(ii) There is the word Spirit; in Romans 8:1-39 it occurs no fewer than twenty times. This word has a very definite Old Testament background. In Hebrew it is ruach (Hebrew #7307), and it has two basic thoughts. (a) It is not only the word for Spirit; it is also the word for wind. It has always the idea of power about it, power as of a mighty rushing wind. (b) In the Old Testament, it always has the idea of something that is more than human. Spirit, to Paul, represented a power which was divine.

So Paul says in this passage that there was a time when the Christian was at the mercy of his own sinful human nature. In that state the law simply became something that moved him to sin and he went from bad to worse, a defeated and frustrated man. But, when he became a Christian, into his life there came the surging power of the Spirit of God, and, as a result, he entered into victorious living.

In the second part of the passage Paul speaks of the effect of the work of Jesus on us. It is complicated and difficult, but what Paul is getting at is this. Let us remember that he began all this by saying that every man sinned in Adam. We saw how the Jewish conception of solidarity made it possible for him to argue that, quite literally, all men were involved in Adam's sin and in its consequence--death. But there is another side to this picture. Into this world came Jesus; with a completely human nature; and he brought to God a life of perfect obedience, of perfect fulfilment of God's law. Now, because Jesus was fully a man, just as we were one with Adam, we are now one with him; and, just as we were involved in Adam's sin, we are now involved in Jesus' perfection. In him mankind brought to God the perfect obedience, just as in Adam mankind brought to God the fatal disobedience. Men are saved because they were once involved in Adam's sin but are now involved in Jesus' goodness. That is Paul's argument, and, to him and to those who heard it, it was completely convincing, however hard it is for us to grasp it. Because of what Jesus did, there opens out to the Christian a life no longer dominated by the flesh but by that Spirit of God, which fills a man with a power not his own. The penalty of the past is removed and strength for his future is assured.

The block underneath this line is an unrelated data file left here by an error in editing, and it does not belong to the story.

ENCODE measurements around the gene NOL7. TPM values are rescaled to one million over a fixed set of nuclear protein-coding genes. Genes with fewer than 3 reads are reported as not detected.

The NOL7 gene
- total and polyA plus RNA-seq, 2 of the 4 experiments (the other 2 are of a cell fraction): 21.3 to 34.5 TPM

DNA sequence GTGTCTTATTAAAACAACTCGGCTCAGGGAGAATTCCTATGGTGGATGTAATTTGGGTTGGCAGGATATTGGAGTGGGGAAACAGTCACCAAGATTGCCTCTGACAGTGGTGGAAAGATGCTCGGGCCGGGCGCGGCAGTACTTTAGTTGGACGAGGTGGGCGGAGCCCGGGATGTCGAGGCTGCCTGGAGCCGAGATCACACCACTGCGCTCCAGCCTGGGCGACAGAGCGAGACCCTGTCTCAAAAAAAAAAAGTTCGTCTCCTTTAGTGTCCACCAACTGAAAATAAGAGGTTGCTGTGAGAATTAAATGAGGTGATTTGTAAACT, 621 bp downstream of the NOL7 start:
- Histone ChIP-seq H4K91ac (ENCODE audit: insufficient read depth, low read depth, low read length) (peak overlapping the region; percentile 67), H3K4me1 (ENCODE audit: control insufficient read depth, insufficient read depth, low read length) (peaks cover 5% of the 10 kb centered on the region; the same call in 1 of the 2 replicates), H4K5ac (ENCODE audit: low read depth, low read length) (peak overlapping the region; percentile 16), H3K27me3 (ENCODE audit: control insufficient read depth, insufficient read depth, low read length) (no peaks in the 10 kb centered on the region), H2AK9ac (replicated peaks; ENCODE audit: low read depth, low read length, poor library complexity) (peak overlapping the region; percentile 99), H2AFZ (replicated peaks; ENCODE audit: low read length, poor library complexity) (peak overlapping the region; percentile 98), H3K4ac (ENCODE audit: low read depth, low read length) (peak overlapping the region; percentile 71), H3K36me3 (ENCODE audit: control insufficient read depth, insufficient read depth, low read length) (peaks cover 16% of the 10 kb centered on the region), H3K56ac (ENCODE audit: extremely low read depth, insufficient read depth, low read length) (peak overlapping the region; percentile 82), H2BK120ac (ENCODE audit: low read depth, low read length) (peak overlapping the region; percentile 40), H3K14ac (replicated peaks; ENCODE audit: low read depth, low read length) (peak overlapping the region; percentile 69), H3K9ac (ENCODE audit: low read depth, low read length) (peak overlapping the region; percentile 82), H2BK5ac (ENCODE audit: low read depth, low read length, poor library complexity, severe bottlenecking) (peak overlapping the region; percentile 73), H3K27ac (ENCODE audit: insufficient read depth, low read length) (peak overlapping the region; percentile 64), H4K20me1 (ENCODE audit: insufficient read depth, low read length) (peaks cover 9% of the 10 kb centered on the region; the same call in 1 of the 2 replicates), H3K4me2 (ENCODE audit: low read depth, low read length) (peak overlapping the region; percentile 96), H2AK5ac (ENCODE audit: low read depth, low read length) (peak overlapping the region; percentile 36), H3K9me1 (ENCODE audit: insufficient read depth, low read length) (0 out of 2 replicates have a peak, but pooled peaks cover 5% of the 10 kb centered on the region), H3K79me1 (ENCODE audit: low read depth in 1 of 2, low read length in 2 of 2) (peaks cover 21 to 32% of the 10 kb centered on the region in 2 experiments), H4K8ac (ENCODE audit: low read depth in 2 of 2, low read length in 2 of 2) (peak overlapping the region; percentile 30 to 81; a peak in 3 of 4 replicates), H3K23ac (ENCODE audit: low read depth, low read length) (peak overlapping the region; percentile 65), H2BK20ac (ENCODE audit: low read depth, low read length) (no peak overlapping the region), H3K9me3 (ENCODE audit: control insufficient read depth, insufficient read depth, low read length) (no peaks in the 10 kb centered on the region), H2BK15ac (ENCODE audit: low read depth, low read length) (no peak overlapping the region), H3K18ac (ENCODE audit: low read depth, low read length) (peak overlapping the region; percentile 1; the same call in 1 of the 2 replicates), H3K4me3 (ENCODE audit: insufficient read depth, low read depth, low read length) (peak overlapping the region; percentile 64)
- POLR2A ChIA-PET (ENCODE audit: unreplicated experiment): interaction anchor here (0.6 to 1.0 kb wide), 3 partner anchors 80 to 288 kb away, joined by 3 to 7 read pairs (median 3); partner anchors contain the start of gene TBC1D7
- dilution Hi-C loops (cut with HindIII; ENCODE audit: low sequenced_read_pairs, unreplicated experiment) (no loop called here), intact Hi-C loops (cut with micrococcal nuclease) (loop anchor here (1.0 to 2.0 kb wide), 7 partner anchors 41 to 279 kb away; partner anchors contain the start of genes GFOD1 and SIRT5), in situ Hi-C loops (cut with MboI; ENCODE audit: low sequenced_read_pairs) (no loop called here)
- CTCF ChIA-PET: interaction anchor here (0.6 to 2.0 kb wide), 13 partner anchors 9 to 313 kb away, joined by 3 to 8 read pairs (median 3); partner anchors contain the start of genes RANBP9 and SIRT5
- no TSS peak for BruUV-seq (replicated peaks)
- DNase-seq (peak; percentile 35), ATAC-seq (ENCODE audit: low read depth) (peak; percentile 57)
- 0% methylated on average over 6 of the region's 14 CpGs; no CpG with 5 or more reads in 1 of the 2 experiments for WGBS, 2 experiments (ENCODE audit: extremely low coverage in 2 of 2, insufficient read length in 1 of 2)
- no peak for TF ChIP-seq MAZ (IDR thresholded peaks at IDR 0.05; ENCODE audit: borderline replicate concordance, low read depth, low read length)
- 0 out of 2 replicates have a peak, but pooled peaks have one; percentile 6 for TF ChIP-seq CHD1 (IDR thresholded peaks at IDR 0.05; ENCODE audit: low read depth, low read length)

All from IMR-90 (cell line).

8:5-11 Those who live according to the dictates of sinful human nature are absorbed in worldly human things. Those who live according to the dictates of the Spirit are absorbed in the things of the Spirit. To be absorbed in worldly human things is death; but to be absorbed in the things of the Spirit is life and peace, because absorption in the things which fascinate our sinful human nature is hostility to God, for it does not obey the law of God, nor, indeed, can it do so. Those whose life is a purely worldly thing cannot please God; but you are not dominated by the pursuits which fascinate our sinful human nature; you are dominated by the Spirit, if so it be that the Spirit of God dwells in you. If anyone does not possess the Spirit of Christ he does not belong to Christ. But if Christ is in you, even if because of sin your body is mortal, your Spirit has life through righteousness. If the Spirit of him who raised Jesus from the dead dwells in you he will make even your mortal bodies alive through his Spirit indwelling in you.

Paul is drawing a contrast between two kinds of life.

(i) There is the life which is dominated by sinful human nature; whose focus and centre is self; whose only law is its own desires; which takes what it likes where it likes. In different people that life will be differently described. It may be passion-controlled, or lust-controlled, or pride-controlled, or ambition-controlled. Its characteristic is its absorption in the things that human nature without Christ sets its heart upon.